So this is a bit belated, but I’ve been pretty rundown and exhausted all week, so… yeah. Not a good luck going into the Army Ten Miler this weekend, so been trying to catch up on rest.
On Sunday after a spontaneous late-night Saturday decision I ran the Safety and Health Foundation’s Monster Mask 5K. (I’m actually not quite sure whether it was Fitness Foundation or Safety and Health Foundation. This was left unclear. The website is S&H but the free water bottle I got was FF. So. Who knows.)
I dressed as Peter Pan, and the above link explains why, but suffice it to say race morning, I had Paramore’s “Monster” loaded and ready on my iPod. There was no cell phone service down by the Canal, so I threw together an emergency playlist from the only music I had actually loaded onto my iPhone instead of what I usually stream from Spotify – all Paramore. It proved to totally rock. I kicked off my run to “Monster,” hit the 2.5 mile marker with my signature song “Renegade” (I’ll keep running, I’ll keep running… whenever I get there, it won’t be fast enough…), and flew through the finish line with my favorite part of “Still Into You.” Not bad clutch throw-together last minute.
We engaged in full-on civil disobedience, running along the C&O Canal on National Park Property. The whole event was kept pretty quiet, save for the many Batman and Robin couple costumed runners walking from their cars to the packet pickup area. And save for the National Anthem played quietly, no pump-up music. As the Foundation’s Jay Jacob Wind (badass name right?) counted down, I queued up my GPS tracker on my phone, my trainer app to alert me to my intervals, and got flying.
The course was easy, I’ll not lie. I had signed up purely to do it in memory of my dog, knowing I’d feel guilty if I slept in when I had this awesome chance to recreate the vow I’d made for this year’s Halloween and how I would celebrate it with my bestest bud. I hadn’t gotten any sleep the night before and didn’t care about my time. I had to run on Sunday anyway, so I figured I might as well have some fun with it.
But the course being so easy, I felt pretty good about kicking it into high gear. My first mile clocked in at under 10 minutes, and I kept it at a sub-10 minute pace for the whole race. It helped that the course was a totally flat out-and-back course. My favorite band was on my ear buds, and instead of focusing on the long stretch of flat I could see in front of me that I couldn’t break into chunks, I just focused on the beautiful course by the water. (Even if it was super cloudy and kind of drizzly.)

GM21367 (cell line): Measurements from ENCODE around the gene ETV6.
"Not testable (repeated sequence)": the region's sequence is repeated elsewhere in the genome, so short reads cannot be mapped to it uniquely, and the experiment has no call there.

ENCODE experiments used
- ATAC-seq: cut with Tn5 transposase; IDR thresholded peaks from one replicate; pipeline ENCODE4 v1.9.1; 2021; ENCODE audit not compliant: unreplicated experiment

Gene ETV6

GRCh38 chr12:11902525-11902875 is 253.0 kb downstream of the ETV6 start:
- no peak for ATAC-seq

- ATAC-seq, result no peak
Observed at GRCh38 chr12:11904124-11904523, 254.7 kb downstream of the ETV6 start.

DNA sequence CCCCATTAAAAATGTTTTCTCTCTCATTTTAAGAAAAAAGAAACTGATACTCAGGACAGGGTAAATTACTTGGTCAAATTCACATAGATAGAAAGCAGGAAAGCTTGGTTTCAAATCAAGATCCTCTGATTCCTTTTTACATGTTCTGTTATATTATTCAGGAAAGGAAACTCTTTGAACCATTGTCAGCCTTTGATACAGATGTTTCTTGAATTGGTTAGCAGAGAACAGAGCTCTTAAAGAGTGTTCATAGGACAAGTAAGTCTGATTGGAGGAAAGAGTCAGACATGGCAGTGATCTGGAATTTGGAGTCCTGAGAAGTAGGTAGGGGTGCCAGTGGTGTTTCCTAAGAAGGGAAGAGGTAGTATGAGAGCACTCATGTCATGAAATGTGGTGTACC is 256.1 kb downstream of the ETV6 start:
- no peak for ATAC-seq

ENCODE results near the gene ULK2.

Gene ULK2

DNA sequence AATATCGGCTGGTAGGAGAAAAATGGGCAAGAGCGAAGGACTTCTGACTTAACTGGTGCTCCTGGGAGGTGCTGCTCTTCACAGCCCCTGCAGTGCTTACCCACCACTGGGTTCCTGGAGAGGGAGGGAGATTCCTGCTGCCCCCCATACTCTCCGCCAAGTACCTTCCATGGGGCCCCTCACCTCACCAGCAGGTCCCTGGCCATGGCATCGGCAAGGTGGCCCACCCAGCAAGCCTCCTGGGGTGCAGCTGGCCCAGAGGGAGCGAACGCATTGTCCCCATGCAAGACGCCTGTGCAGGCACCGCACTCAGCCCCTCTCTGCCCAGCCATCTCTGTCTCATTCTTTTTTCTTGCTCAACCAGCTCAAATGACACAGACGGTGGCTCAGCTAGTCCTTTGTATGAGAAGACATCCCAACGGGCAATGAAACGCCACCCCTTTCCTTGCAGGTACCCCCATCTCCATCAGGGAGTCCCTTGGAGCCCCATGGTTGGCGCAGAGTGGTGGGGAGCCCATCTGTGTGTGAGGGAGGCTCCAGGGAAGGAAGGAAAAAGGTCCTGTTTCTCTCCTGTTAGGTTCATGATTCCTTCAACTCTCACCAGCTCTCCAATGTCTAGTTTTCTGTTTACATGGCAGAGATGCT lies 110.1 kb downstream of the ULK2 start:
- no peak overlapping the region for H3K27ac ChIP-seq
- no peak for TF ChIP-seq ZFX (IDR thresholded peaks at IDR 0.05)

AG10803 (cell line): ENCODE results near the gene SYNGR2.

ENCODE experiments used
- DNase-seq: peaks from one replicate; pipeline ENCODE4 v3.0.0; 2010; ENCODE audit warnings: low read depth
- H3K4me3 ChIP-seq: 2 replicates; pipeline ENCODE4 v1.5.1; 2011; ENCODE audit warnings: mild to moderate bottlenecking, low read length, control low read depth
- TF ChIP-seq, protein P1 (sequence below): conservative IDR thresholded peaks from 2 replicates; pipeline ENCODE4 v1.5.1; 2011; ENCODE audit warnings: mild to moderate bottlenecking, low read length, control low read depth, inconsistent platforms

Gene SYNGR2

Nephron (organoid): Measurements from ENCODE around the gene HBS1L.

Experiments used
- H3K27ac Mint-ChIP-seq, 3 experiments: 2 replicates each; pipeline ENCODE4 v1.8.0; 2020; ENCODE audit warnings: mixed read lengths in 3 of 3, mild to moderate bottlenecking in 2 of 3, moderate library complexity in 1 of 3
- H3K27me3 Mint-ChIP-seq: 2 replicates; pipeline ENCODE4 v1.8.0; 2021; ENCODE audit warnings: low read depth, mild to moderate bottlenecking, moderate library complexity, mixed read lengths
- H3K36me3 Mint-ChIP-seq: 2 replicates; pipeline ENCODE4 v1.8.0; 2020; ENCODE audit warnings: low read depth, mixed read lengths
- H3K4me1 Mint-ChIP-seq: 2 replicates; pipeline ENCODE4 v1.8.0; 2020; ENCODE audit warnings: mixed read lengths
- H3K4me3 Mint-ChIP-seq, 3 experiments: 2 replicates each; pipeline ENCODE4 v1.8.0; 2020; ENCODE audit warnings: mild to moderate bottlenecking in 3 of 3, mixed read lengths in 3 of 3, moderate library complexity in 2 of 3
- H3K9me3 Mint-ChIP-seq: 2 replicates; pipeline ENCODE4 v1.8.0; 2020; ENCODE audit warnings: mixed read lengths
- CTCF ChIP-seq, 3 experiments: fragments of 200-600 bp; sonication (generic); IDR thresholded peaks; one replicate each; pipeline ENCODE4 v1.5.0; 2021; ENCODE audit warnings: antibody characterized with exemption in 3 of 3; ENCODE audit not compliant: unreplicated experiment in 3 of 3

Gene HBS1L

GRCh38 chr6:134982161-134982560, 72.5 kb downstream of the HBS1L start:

It was the hardest I pushed myself speed-wise in a while, to take advantage of the flat course. With each of the three miles ticking off in my earbuds as being around 10 minutes, I was worried I’d crash right in the final few tenths of a mile, but when I felt myself starting to fade, I just keyed into my music and it pushed me on.
I really admire people who can run without music, but it is such an emotional charge for me. They say running is all mental, and music is what gives me that burst of mental toughness and strength. I really internalize.
I went into this race thinking there would be no way I’d PR after staying up all night making a shoddy Peter Pan hat out of felt, and it being rainy. After the first mile, I thought maybe I could do it. After the second mile, I knew I could do it if I made myself. So I made myself.
I finished according to the race clock at 30:55, just under 31 minutes, which is my first sub-31 5K and my first time running a whole race at a sub-10 minute mile pace. The flat course most DEFINITELY helped, but I have to give major props to my ballsiness for going completely alone with absolutely no one to run with or cheer me on, and my therefore sheer determination to prove to myself I don’t need anyone to give a good performance, my rocking playlist, and of course, the thought of my puppy in my heart.
Here’s to my very own little Monster, for inspiring my best 5K to date. Next on the list – I am THIRSTING for that sub-30 5K. I think once my fall race season has slowed down, you’ll find me at the track working on speed intervals and stadium stair repeats to my average 5K race pace down to a 9:40.
Can you believe just 10 months ago I could barely run a 12 minute single mile?! Practice practice practice, y’all. It’s all about progress, not perfection.
Age group (F 20-29): 6/18